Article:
By Amber Sanchez, RDH, BA
All my life, I've been known as a standout, one who does things differently than most. So dental hygiene school was no exception. I stood out from the crowd right away. This happens to be because I'm left-handed. As a population, 90% of people are right-handed, so their way of doing things typically prevails. I have lived in a world designed for right-handed people for a long time now, and I've learned that flexibility is the key. Learning dental hygiene was no exception to this rule.
When starting my dental hygiene education in the fall of 2002, reality finally hit me. I was the outcast. I didn't fit in. My instructors had trouble explaining positioning to me. When we were first introduced to scalers, I was required to work right handed for the first two months. The reasoning was that it would be easier to teach everyone the same way. This was a very long and awkward two months for me! I've never been a very hands-on person, so being forced to use my right hand made a difficult situation feel tumultuous. But I pushed ahead and when I was allowed to work left-handed, I learned that I had developed the ability to work with both hands.
This two handed revelation really confused and amused my instructors. They found it complicated to explain any positioning to me, and many times I felt like I was on my own when it came to figuring out how to remove calculus from a stubborn area. I remember many days in the clinic being the last student left, working on a patient and feeling completely frustrated. Fortunately, everything began to click after a while, and over time this method of working has truly become second nature to me.
I literally work from both sides of the chair. When I'm on the right side of my patient, I clean everything that is easy to access from the right side (the upper left linguals, the upper right buccals, the lower left linguals, and lower right buccals). When I'm on the left side of my patient, I work on the opposite sides of the posterior teeth (the maxillary left buccals, the maxillary right linguals, the mandibular left buccals, and the mandibular right linguals). As far as the anterior teeth, I tend to work with my right hand from the 12 o'clock position, but I do switch back and forth between hands as I feel the need with more difficult patients. I can perform a complete prophy working right-handed if needed, but I definitely prefer to work with both hands when it comes to calculus removal.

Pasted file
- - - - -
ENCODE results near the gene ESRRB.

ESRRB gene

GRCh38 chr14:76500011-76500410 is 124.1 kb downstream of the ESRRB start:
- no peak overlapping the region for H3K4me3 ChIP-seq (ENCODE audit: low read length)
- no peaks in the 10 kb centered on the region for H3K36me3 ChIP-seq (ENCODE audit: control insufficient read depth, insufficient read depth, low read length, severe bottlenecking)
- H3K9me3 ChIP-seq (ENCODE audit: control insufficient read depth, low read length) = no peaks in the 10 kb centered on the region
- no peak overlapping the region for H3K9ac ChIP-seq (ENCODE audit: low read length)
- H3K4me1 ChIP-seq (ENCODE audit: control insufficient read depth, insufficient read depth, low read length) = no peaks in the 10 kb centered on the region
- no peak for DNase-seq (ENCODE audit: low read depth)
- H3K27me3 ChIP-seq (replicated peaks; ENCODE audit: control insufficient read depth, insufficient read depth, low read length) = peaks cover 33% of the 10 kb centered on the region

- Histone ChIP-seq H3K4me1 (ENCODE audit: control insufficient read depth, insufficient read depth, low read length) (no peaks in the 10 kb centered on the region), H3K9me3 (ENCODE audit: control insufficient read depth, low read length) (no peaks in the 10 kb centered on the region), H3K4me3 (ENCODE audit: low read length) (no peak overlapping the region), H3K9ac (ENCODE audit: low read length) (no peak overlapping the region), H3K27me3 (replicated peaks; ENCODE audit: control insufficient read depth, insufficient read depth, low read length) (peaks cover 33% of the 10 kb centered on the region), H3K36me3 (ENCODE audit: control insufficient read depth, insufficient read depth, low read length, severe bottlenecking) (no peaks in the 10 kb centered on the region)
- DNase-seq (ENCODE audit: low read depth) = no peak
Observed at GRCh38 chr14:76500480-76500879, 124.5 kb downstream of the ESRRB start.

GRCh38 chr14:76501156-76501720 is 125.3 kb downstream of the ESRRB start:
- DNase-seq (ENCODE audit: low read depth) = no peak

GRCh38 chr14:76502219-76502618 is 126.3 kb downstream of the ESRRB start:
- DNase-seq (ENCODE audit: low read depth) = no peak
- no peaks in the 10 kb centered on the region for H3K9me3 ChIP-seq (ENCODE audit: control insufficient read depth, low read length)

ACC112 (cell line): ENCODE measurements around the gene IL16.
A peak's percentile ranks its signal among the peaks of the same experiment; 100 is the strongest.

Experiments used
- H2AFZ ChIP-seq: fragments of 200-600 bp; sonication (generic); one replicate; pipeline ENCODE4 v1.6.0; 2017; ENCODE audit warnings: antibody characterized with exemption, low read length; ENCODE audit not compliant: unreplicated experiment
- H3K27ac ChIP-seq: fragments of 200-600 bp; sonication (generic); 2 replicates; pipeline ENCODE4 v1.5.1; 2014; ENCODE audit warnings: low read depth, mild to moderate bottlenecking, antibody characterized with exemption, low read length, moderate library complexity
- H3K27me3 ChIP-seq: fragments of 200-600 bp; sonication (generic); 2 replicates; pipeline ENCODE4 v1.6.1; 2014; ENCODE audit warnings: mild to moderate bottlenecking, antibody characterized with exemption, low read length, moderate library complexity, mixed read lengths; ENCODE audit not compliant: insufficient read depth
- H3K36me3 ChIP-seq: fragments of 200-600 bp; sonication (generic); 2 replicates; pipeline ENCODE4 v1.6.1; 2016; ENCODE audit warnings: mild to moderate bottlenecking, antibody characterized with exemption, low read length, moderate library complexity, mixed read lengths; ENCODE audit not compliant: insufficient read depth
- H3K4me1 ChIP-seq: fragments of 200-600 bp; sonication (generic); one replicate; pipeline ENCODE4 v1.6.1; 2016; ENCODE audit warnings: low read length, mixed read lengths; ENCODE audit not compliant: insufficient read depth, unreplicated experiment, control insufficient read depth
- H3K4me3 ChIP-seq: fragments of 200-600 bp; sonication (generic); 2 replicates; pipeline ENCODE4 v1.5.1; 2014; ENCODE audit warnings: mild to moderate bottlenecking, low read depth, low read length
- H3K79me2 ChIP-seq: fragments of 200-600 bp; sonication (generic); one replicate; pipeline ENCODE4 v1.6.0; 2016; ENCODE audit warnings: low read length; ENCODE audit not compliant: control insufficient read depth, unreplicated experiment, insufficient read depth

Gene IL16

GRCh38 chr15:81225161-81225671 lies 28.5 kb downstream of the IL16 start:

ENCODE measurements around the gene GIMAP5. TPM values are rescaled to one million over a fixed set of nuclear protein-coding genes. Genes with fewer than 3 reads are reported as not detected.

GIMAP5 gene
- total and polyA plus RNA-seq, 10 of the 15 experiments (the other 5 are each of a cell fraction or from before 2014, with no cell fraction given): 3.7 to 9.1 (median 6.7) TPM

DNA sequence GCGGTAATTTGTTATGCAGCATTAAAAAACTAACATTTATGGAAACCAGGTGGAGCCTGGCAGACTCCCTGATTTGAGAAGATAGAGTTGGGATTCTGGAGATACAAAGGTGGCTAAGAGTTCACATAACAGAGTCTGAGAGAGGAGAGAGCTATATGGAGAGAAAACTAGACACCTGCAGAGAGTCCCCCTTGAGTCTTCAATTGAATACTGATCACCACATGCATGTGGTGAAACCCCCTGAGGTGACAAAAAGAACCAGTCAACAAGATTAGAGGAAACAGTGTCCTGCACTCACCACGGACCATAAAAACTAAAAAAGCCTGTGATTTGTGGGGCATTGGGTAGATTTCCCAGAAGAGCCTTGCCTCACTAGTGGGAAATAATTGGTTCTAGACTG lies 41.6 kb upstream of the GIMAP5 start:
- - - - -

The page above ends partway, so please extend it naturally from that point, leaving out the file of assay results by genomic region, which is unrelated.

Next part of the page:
As a result of this positioning, I can see almost everything with direct vision. The only exception is the lingual surfaces of the anterior teeth. I really love not having to look through a tiny mirror most of the time as I truly feel it makes my visualization more effortless. I do not have to make patients turn their heads very often either. Most of the time patients do not even notice when I switch sides of the chair. It is very rare that I actually have a patient figure out that I work both left- and right-handed.
Working as an ambidextrous dental hygienist has truly made my career a joy for me. When one side of my body is tired, I'm relieved to know that I'll soon be switching to the other side. Ergonomically, I have built up muscles evenly on both sides of my body, and I rarely experience any pain from my job after over 10 years of dental hygiene. Although learning to work this way was an enormous challenge from the start, I feel it has been worth it in the long term. I've learned through experience that flexibility in life often leads to progress, and dental hygiene has been no exception! RDH
Amber Metro-Sanchez, RDH, BA, has been a private practice dental hygienist with Dr. Chris Bible in Fort Wayne, Ind., for the past 10 years. Amber is a 2015 Member of Colgate's Oral Hygiene Advisory Board. She can be reached at [email protected].